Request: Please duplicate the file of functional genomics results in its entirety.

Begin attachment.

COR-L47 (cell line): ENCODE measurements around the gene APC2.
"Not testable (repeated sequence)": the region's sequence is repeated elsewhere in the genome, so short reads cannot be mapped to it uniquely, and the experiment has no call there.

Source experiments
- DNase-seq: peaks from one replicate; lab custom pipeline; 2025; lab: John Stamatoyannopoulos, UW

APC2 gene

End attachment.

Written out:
COR-L47 (cell line): ENCODE measurements around the gene APC2.
"Not testable (repeated sequence)": the region's sequence is repeated elsewhere in the genome, so short reads cannot be mapped to it uniquely, and the experiment has no call there.

Source experiments
- DNase-seq: peaks from one replicate; lab custom pipeline; 2025; lab: John Stamatoyannopoulos, UW

APC2 gene